EXAMINING the current state of your healthcare practice or organization!
Vital Signs…and Measures!
I said that “strategic thinking and leadership” is the same as the approach you were taught in medical or other healthcare professional schools. In your healthcare training you started with examining the patient and recording their vital signs. Tests were conducted to determine the patient’s blood pressure and other vital signs. The results were then compared to the “normal scores” and deviations noted. The patient’s scores were recorded and then used in subsequent visits to determine changes.
Business organizations must do the same. The key vital signs for any for-profit or non-profit organizations include:
- Cash Flow Analyses
- Market Position
- Revenues and Earnings Growth.
Cash Flow Analyses
In business there is one measure that needs to tracked and monitored. It is called CASH FLOW.
Cash is the life-blood of any organization.
In simple terms it measures your ability to pay your bills. In begins with what you take in, your revenues, subtracts expenses and looks at the difference. If the difference is positive your business is in good health. The larger the positive difference the better and indicates strong health.
If it is negative your business is in poor health. If you are continually unable to pay your bills you are on the verge of bankruptcy.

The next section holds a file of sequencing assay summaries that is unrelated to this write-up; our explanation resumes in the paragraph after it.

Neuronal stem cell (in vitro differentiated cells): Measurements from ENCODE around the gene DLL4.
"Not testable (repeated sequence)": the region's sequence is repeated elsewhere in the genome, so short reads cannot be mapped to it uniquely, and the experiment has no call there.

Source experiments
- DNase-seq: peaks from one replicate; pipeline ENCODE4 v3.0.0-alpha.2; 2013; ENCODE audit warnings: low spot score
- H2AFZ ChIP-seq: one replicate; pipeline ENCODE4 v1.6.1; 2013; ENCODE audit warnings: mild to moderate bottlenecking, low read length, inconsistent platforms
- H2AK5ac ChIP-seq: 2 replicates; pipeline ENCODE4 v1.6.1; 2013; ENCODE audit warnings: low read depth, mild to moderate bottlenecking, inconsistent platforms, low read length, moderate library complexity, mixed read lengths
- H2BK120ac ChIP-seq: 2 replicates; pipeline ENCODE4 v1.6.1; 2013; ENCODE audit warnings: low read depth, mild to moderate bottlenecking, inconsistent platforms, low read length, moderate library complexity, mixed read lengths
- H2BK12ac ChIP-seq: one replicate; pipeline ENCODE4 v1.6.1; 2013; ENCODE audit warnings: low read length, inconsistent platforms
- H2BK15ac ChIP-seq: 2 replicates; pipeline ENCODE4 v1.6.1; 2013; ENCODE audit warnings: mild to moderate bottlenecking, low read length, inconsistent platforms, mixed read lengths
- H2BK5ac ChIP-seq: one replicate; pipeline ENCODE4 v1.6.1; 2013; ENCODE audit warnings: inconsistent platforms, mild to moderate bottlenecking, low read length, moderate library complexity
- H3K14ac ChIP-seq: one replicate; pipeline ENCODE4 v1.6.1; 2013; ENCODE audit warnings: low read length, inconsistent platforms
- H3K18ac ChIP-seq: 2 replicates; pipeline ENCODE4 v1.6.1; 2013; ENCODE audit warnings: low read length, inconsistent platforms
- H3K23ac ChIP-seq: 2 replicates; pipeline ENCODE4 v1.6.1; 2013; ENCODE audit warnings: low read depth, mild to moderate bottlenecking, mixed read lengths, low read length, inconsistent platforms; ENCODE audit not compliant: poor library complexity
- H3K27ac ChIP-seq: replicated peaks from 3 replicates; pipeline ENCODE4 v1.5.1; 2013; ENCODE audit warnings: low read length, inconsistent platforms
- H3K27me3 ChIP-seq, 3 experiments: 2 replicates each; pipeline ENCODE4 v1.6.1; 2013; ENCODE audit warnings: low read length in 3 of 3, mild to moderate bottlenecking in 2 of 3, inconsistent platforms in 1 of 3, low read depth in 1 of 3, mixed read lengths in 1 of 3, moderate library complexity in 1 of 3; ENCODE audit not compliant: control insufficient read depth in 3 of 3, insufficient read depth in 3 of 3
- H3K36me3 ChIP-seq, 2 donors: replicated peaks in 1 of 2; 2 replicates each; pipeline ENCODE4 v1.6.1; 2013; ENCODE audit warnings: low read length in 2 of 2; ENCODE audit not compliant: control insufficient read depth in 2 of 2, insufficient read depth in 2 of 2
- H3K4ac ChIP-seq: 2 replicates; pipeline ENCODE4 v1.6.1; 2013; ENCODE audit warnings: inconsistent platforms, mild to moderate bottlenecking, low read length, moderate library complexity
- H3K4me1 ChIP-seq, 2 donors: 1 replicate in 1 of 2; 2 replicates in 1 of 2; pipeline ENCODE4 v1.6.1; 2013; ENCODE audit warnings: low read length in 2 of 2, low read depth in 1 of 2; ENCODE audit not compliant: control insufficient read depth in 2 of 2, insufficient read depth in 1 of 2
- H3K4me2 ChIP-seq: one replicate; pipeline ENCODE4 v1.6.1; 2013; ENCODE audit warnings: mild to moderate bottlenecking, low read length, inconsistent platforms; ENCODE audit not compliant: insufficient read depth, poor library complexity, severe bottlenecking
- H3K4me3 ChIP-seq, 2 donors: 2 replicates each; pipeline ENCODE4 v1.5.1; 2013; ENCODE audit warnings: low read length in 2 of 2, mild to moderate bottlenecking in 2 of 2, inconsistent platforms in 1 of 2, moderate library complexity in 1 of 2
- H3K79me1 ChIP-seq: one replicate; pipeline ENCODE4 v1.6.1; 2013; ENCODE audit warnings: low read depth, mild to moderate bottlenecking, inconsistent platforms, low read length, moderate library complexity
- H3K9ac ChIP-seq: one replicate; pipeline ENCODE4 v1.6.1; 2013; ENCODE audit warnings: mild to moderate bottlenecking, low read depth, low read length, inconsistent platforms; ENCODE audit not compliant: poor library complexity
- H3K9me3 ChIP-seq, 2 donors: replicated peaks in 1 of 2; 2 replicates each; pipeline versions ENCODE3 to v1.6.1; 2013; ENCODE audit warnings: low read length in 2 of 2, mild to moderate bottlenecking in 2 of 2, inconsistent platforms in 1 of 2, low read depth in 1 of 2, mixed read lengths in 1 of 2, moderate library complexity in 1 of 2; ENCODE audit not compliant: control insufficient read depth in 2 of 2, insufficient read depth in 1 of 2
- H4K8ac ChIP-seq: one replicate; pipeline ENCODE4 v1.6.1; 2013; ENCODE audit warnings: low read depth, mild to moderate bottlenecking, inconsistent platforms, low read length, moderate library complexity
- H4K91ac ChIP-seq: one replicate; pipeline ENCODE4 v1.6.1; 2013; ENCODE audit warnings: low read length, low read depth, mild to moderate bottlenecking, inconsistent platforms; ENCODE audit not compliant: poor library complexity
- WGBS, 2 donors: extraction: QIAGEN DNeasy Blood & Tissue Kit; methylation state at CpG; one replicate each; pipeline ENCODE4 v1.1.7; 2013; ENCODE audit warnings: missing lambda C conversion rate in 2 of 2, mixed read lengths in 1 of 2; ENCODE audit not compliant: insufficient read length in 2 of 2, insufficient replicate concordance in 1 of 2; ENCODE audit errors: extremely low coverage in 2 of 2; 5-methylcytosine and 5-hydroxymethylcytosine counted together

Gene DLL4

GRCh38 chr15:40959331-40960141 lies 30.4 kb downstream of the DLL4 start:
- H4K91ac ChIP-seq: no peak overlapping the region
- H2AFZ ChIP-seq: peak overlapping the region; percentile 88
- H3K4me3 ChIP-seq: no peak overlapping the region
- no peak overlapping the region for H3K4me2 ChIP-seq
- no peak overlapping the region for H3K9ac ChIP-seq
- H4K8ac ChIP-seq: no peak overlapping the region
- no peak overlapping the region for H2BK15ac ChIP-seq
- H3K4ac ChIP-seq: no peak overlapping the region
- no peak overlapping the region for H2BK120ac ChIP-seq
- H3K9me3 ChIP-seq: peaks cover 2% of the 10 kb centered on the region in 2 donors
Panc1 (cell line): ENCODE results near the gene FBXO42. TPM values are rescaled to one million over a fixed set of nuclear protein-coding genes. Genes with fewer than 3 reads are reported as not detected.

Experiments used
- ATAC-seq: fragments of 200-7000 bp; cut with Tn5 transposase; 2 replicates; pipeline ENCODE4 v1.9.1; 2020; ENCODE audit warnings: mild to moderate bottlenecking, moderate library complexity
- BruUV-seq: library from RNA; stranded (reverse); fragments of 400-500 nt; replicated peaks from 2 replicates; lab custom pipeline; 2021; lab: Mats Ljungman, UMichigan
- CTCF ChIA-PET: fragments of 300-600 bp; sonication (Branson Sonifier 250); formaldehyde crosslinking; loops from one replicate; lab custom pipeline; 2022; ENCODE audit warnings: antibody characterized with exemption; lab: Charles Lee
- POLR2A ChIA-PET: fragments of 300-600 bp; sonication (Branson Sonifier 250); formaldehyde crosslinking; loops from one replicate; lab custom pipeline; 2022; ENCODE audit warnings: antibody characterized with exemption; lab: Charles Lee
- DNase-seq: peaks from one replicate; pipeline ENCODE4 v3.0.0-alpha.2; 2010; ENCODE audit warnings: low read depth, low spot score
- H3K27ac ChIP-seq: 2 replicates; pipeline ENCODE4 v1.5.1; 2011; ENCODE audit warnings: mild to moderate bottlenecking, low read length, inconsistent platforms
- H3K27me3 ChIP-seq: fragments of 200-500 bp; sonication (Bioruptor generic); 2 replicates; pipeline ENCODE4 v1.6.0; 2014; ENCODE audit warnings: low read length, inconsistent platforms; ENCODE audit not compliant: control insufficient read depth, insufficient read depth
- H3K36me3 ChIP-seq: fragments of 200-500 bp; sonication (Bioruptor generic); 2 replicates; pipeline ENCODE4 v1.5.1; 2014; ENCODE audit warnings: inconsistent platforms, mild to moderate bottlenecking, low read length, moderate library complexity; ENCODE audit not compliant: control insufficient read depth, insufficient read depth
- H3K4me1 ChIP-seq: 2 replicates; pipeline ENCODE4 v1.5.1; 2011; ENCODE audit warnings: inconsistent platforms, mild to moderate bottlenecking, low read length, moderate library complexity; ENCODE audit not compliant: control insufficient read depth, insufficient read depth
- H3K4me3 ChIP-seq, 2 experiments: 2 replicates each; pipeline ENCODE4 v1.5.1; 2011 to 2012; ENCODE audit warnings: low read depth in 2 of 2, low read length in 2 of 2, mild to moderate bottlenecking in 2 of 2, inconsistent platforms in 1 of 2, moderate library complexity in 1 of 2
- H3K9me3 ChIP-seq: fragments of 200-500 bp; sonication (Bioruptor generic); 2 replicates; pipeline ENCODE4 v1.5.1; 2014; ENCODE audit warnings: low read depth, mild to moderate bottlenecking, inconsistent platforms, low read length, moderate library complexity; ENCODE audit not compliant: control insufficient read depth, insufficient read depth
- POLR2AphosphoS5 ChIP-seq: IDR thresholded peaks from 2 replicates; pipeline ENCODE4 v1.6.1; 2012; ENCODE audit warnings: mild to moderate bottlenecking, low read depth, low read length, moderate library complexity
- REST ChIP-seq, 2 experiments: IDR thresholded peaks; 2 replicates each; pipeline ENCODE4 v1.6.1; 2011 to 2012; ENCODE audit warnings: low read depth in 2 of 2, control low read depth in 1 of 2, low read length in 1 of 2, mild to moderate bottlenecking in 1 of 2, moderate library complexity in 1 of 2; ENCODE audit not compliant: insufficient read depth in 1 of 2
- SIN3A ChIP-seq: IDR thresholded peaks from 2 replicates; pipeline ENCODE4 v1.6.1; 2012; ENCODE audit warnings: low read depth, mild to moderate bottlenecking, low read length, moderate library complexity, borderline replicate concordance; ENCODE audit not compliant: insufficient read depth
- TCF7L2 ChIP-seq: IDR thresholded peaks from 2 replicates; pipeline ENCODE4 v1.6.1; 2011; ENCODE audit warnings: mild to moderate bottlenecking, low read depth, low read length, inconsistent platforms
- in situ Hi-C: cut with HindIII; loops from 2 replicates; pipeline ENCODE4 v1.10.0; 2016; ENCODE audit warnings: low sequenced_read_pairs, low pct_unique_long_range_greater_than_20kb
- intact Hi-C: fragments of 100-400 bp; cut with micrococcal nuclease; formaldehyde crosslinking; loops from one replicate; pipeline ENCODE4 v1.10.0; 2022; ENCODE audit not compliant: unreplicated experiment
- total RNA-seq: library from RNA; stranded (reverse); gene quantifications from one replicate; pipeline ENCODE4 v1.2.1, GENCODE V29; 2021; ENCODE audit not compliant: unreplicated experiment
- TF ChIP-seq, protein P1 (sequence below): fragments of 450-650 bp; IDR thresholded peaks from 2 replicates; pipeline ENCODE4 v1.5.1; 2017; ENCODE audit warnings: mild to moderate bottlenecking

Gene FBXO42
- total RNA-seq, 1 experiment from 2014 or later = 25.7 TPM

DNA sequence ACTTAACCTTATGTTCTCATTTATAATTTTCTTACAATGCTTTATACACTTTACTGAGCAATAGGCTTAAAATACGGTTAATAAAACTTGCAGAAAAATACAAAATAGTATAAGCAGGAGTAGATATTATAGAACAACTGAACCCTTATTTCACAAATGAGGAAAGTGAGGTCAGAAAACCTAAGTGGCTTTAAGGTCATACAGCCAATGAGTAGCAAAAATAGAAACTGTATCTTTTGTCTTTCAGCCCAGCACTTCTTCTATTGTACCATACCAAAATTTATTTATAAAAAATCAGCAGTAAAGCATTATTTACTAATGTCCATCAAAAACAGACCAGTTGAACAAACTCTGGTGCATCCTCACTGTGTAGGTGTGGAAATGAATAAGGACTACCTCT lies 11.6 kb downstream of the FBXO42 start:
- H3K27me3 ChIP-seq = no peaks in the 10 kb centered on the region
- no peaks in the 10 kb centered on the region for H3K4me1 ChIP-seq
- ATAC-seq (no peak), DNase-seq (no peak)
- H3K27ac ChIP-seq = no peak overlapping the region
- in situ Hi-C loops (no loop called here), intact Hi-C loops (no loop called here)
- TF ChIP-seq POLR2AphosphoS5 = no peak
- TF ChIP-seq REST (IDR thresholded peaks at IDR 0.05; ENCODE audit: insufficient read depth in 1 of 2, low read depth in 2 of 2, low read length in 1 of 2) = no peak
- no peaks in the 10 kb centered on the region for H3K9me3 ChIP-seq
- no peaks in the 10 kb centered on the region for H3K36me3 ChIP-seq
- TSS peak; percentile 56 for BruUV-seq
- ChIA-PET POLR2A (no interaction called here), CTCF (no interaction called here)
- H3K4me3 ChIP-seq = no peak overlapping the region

The key is monitor the “cash flows” quarterly and look for deviations, that is changes and determine what is causing these changes. The total net cash flow is the sum of cash flows that are classified in three areas:
- Operational cash flow: Cash received or expended as a result of the company’s internal business activities. It includes cash earnings plus changes to working capital. Over the medium term this must be net positive if the company is to remain solvent.
- Investment cash flow: Cash received from the sale of long-life assets, or spent on capital expenditures (investments, acquisitions and long-life assets).
- Financing cash flow: Cash received from the issue of debt and equity, or paid out as dividends, share repurchases or debt repayments.
Whether we like it or not, healthcare is becoming increasingly competitive and so it is important to understand how your revenues compare to others. The key is define what you believe is your served market. Competitors may be other specialists or general practitioners or it may be other forms of providers, like the new emerging “urgent care centers” or it can be my other forms of healthcare, such as chiropractic providers, oriental medicine.
The key is to determine if you are gaining, holding or losing share and why.
Another measure is your revenues. This involves knowing the source of revenues. Segment the revenues into those generated by services, procedures, fees from other sources and funds generated by the sale of products or equipment.
Examining and Tracking “Vital Signs and Measures”
Knowing the trend of these “vital signs” and how they compare to other providers will enable you to assess the current and changing condition of your practice and help to determine the type and depth of further analyses required.